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  14. @ Renaissance -Please post correct and all information....this is what is said about pallets and what you can look for if you pallet is Heat treated or Chemically treated.

    http://en.wikipedia.org/wiki/Pallet

    Phytosanitary Compliance

    Due to the International Plant Protection Convention (abbreviated IPPC), most pallets shipped across national borders must be made of materials that are incapable of being a carrier of invasive species of insects and plant diseases. The standards for these pallets are specified in ISPM 15.

    Pallets made of raw, untreated wood are not compliant with ISPM 15. To be compliant the pallets (or other wood packaging material) must meet debarked standards,[12] and must be treated by either of the following means under the supervision of an approved agency:
    Heat treatment The wood must be heated to achieve a minimum core temperature of 56 °C (132.8 °F) for at least 30 minutes. Pallets treated via this method bear the initials HT near the IPPC logo.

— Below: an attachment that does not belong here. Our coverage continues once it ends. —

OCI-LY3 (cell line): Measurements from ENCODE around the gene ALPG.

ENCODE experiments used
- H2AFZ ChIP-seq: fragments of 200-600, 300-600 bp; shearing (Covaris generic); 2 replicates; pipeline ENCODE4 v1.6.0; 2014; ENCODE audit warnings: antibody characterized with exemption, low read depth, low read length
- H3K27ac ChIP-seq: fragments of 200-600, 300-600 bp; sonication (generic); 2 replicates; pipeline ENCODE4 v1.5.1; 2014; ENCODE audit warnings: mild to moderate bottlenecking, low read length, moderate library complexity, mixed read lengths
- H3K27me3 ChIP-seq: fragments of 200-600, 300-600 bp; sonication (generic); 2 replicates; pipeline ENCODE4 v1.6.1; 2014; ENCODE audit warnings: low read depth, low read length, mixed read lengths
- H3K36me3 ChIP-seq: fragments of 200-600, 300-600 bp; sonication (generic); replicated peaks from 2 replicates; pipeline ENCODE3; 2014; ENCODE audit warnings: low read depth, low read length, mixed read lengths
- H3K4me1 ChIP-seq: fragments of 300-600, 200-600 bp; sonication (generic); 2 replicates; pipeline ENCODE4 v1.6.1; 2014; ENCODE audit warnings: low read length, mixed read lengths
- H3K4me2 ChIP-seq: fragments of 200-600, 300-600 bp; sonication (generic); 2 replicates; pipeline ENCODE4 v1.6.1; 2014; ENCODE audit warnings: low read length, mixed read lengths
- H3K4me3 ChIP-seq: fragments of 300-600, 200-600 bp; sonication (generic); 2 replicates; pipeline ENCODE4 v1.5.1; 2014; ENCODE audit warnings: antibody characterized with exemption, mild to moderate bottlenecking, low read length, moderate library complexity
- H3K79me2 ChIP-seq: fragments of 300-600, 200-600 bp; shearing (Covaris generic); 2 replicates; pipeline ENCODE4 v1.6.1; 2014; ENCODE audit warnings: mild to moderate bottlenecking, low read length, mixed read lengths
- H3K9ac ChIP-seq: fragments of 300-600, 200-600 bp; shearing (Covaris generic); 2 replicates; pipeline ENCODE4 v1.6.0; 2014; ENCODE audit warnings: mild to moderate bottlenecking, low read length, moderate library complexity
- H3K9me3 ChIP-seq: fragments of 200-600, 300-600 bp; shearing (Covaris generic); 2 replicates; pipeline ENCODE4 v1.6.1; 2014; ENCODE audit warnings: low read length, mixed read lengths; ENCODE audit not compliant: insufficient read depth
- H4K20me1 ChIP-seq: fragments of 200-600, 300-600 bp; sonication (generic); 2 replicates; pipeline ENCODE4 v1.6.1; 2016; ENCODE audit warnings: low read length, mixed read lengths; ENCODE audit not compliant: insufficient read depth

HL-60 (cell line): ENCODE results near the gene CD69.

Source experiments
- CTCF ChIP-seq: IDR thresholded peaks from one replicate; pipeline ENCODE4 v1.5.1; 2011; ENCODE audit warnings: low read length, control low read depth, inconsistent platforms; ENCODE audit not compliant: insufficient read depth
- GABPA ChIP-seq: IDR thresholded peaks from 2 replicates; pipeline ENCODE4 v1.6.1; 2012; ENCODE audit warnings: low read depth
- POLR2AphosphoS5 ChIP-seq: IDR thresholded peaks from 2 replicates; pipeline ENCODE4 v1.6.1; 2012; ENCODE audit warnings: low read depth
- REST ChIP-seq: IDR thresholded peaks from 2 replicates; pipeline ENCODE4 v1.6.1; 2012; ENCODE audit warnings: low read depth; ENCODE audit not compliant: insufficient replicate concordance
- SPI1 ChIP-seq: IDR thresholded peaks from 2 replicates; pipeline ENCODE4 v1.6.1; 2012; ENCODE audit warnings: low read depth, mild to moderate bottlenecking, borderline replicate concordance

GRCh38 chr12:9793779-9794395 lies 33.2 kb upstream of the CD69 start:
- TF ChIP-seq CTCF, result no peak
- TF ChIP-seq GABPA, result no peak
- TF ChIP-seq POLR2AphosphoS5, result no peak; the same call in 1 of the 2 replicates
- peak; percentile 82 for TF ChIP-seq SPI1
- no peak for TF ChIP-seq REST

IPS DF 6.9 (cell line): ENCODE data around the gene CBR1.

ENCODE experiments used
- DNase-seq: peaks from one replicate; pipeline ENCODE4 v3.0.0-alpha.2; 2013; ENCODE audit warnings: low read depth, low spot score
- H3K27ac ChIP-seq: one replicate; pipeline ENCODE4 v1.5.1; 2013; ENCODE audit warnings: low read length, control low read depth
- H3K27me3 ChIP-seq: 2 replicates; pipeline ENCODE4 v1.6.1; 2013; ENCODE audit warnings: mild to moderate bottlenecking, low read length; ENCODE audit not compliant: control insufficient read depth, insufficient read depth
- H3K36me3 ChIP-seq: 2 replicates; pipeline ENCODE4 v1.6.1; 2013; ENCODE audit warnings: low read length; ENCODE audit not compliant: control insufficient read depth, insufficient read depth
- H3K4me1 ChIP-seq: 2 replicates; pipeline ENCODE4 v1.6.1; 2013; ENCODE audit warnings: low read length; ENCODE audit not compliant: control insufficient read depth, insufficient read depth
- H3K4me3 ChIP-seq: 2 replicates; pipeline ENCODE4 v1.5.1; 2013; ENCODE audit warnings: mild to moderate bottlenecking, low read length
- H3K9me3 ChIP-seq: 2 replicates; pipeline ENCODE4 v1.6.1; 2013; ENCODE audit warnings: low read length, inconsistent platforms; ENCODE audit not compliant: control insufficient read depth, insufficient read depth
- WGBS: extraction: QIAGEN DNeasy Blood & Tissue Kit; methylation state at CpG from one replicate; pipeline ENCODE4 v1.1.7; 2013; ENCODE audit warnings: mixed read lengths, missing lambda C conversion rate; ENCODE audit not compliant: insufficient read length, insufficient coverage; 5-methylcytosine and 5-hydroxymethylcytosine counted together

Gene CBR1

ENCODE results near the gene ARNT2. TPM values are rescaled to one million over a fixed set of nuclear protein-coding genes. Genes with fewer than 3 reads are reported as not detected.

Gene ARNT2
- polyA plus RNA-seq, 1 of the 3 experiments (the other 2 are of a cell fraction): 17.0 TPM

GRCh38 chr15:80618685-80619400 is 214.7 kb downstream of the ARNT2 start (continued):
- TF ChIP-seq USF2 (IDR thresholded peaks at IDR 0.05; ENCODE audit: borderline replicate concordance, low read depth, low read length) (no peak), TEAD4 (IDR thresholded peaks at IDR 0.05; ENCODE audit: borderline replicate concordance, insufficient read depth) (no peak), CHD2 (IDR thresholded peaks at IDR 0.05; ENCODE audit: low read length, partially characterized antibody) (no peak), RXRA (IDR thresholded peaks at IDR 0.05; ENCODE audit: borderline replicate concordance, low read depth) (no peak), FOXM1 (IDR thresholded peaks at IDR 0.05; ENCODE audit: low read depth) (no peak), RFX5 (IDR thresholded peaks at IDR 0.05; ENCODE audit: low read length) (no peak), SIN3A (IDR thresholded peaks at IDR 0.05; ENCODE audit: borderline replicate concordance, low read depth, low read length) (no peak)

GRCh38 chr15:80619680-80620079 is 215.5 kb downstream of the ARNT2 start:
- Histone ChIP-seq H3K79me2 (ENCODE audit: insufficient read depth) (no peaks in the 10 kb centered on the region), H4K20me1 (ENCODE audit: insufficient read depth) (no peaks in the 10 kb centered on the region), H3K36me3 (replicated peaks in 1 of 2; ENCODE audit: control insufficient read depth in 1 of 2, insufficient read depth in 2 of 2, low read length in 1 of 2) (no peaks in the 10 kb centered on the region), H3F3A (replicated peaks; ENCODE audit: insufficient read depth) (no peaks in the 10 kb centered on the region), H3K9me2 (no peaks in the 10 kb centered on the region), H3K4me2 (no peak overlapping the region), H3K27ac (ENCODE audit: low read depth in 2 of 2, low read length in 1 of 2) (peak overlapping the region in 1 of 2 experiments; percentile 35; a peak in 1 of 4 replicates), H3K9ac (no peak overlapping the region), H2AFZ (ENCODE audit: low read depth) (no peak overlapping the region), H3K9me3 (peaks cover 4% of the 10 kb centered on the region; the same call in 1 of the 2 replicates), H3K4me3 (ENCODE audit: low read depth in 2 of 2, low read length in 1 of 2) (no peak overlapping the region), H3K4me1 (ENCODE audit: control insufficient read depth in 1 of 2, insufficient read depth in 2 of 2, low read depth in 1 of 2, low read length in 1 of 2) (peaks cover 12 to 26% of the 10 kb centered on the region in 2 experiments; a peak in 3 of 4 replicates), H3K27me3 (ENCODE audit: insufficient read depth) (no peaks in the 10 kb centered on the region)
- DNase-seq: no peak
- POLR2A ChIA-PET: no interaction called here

Chemical fumigation The wood must be fumigated with methyl bromide. Pallets treated via this method bear the initials MB near the IPPC logo. From 19 March 2010 the use of Methyl Bromide as an acceptable treatment according to ISPM15 [13] has now been phased out.

    Treated wood pallets must be stamped on two opposite sides indicating either HT for heat treated or MB for methyl bromide treatment.

    Pallets made of non-wood materials such as steel, aluminum, plastic, or engineered wood products, such as plywood, oriented strand board, or corrugated fiberboard do not need IPPC approval, and are considered to be exempt from ISPM 15 regulations.

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  15. @ Renaissance - Imported fruit from the grocery store is also treated with Methyl Bromide. So unless you eat all organic you are eating fruit treated with MB.

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  16. That's a great idea. Recycle and prosper......er...that's live long and prosper but still, it applies here.

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  17. Ok, so you say no heat lamps because we feel sorry for them, well frankly I don't see any wild chickens running around MN and it gets to -30 for about 2-3 weeks in winter. Yes I understand they are 'wild' animals but I think that not giving them a little heat in that weather would be mean also